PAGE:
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The message gets through: Authorities see fewer drugs on campus

POSTED: May 1, 2008 5:00 a.m.
Robin Michener Nathan/The Times

Cpl. Earl Roach, a school resource officer, and his drug dog, Bo, demonstrate how Bo reacts when he finds drugs during an exercise in an East Hall High teacher work room.

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Bo the drug dog sniffed along the lockers of his second home, East Hall High School, but when he came up empty, it was to no one’s great surprise.

Fewer drug seizures are made in Hall County schools these days, after the county school system and Hall County Sheriff’s Office entered into an agreement last year authorizing unannounced drug searches.

The drug dogs, two of whom make their rounds in the county system’s six middle schools and six high schools, combined with a rewards program that pays out $200 for anonymous tips, are part of a plan by
authorities and school officials to keep drugs out of school halls and parking lots.

Since last summer, the sheriff’s office and county school system have paid out $6,200 in rewards for tips that resulted in the seizure of drugs and arrests.

"We don’t come into the schools with the intent of arresting someone," said sheriff’s spokesman Maj. Jeff Strickland. "Everything we do is designed to deter students from doing drugs and bringing them into school."

Bo, a smallish, 3-year-old Australian shepherd-lab mix, possesses a cuteness that belies his skill. He and another school drug dog, Luke, were donated by a private citizen specifically for use in schools, and their training to sniff out marijuana, methamphetamine, cocaine and heroin cost $15,000 at a Wilmington, N.C., canine school.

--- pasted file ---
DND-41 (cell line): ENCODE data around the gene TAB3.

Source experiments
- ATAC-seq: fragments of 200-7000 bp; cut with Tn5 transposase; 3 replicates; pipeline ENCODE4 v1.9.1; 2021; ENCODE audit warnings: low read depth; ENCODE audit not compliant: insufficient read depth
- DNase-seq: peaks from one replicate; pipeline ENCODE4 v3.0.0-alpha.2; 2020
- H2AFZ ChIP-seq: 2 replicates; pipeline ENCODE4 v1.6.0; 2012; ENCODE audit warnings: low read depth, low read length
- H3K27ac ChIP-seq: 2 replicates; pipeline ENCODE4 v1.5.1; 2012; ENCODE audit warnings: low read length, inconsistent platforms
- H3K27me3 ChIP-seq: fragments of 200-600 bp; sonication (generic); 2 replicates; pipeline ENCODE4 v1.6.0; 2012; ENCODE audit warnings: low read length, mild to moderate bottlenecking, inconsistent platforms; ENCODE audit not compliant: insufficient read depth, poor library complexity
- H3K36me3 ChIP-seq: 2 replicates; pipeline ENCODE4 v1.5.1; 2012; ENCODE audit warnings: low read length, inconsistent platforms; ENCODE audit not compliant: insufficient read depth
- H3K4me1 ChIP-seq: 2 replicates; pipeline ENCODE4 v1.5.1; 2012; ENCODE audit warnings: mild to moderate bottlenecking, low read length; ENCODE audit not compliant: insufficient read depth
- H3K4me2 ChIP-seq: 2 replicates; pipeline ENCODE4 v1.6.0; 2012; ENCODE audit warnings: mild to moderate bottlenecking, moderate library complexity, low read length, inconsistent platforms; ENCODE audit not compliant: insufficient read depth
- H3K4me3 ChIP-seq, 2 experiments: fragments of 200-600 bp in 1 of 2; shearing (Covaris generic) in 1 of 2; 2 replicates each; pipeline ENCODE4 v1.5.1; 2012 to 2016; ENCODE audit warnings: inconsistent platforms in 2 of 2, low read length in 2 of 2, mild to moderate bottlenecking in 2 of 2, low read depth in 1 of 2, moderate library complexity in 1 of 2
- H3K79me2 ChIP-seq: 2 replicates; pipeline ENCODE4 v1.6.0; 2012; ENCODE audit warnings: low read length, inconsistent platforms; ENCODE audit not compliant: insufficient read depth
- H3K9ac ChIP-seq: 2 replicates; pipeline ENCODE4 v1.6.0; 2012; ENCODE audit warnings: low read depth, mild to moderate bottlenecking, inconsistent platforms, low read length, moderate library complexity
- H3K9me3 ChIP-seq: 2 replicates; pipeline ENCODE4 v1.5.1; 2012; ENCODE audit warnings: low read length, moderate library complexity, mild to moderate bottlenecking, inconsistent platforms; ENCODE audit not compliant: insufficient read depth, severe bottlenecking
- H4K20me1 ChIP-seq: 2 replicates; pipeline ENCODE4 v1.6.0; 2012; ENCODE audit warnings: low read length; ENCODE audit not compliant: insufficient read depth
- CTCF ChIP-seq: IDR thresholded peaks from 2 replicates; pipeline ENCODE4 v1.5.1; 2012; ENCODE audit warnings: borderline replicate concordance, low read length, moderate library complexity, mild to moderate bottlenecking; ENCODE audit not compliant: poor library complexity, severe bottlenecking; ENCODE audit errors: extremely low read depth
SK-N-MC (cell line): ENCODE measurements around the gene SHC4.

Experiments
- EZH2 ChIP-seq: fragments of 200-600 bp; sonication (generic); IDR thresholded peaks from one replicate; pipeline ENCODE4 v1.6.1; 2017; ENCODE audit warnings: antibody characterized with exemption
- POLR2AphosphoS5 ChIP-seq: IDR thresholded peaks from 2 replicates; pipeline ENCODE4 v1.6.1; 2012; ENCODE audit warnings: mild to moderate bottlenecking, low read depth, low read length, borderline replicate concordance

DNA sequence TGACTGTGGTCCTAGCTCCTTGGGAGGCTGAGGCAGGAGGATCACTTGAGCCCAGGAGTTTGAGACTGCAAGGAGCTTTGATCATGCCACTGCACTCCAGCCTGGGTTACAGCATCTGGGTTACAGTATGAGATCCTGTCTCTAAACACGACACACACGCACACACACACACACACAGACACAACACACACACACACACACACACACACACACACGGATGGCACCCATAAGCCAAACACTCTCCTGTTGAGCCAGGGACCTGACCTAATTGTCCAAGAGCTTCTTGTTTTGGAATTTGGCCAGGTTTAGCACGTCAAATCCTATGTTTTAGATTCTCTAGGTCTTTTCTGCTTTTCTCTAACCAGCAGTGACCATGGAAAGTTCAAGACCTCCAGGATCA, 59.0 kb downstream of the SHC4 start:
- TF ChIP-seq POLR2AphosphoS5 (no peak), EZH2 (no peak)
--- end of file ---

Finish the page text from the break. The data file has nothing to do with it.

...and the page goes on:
A unofficial school mascot of sorts, Bo spends most of his days at East Hall and even has a black and gold coat that matches the school colors, his handler, Cpl. Earl Roach, notes.

"I’ve been in the sheriff’s office 17 years, and Bo’s the best partner I ever had," Roach, a school resource officer, said.

Each dog performs on average one search per week in one of the schools.

The major deterrent for students who might think of bringing drugs, Strickland said, "is they never know when they’re
going to come along."

The rewards program sends a message, too, Roach said.

"Kids know if they come into school with drugs and someone else can get $200, there’s a good chance they’re going to get caught; $200 is a lot of money for a high schooler," Roach said.

Cpl. Gene Joy, commander of the school resource officer unit, said "people see (the dogs) and realize we’re here for a reason. But our ultimate goal is to make the school environment conducive to learning."

Hall County Schools Superintendent Will Schofield said the programs seem to have "raised the awareness level" among students. He calls the programs "not the only answer, but part of the answer."

"Part of the answer is students standing up and taking ownership, and saying we’re not going to put up with drugs in our schools," Schofield said.



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